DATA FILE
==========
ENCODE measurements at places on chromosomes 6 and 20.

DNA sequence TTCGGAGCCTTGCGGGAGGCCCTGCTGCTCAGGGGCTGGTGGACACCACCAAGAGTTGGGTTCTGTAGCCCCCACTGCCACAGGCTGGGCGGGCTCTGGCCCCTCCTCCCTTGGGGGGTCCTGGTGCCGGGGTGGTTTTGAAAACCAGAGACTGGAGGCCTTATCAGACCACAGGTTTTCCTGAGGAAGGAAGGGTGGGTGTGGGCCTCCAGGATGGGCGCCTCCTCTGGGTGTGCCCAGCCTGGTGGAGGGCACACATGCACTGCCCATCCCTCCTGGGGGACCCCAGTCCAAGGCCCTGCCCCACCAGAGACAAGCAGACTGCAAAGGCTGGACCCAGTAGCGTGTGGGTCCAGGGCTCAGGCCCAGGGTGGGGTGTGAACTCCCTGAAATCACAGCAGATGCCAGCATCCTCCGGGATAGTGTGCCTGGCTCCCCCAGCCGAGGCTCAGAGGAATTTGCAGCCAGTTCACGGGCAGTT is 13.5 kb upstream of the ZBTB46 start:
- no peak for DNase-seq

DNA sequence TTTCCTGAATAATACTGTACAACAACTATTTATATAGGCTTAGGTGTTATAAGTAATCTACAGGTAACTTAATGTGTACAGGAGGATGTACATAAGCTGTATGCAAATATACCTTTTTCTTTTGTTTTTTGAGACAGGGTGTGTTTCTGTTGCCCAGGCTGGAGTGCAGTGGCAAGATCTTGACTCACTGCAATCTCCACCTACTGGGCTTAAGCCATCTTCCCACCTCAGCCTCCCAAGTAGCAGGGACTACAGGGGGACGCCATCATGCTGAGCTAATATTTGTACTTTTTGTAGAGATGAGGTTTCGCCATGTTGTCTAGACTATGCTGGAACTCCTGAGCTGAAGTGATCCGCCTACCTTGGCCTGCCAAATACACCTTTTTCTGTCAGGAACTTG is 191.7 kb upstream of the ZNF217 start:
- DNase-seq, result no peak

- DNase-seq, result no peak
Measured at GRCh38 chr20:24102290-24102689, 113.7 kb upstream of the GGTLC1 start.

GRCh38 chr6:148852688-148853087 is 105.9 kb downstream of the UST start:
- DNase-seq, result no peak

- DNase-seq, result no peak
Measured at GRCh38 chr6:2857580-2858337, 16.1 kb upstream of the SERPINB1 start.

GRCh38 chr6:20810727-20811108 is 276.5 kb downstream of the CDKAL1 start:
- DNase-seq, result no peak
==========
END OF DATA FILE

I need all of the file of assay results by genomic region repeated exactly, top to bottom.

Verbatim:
ENCODE measurements at places on chromosomes 6 and 20.

DNA sequence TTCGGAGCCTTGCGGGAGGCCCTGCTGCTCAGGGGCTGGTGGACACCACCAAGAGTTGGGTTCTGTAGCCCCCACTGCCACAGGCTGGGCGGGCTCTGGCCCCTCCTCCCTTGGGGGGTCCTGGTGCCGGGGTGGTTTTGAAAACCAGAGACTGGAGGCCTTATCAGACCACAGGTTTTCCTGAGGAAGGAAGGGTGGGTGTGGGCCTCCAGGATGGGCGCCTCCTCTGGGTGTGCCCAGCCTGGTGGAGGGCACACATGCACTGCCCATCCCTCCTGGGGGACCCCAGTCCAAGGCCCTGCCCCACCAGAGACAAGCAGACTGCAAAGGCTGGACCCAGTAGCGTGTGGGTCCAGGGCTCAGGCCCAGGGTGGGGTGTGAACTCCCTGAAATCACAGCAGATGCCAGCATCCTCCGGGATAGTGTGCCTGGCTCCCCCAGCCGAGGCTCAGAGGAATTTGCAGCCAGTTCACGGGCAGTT is 13.5 kb upstream of the ZBTB46 start:
- no peak for DNase-seq

DNA sequence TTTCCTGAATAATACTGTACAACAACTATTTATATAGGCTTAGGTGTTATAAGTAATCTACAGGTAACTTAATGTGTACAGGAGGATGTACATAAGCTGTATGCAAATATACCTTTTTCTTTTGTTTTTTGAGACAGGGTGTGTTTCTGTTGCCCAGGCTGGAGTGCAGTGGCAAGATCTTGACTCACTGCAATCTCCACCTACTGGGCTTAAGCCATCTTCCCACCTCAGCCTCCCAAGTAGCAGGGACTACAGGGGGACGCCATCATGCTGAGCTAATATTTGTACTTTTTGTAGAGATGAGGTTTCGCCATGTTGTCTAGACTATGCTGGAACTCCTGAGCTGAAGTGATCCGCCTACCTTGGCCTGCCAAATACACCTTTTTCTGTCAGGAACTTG is 191.7 kb upstream of the ZNF217 start:
- DNase-seq, result no peak

- DNase-seq, result no peak
Measured at GRCh38 chr20:24102290-24102689, 113.7 kb upstream of the GGTLC1 start.

GRCh38 chr6:148852688-148853087 is 105.9 kb downstream of the UST start:
- DNase-seq, result no peak

- DNase-seq, result no peak
Measured at GRCh38 chr6:2857580-2858337, 16.1 kb upstream of the SERPINB1 start.

GRCh38 chr6:20810727-20811108 is 276.5 kb downstream of the CDKAL1 start:
- DNase-seq, result no peak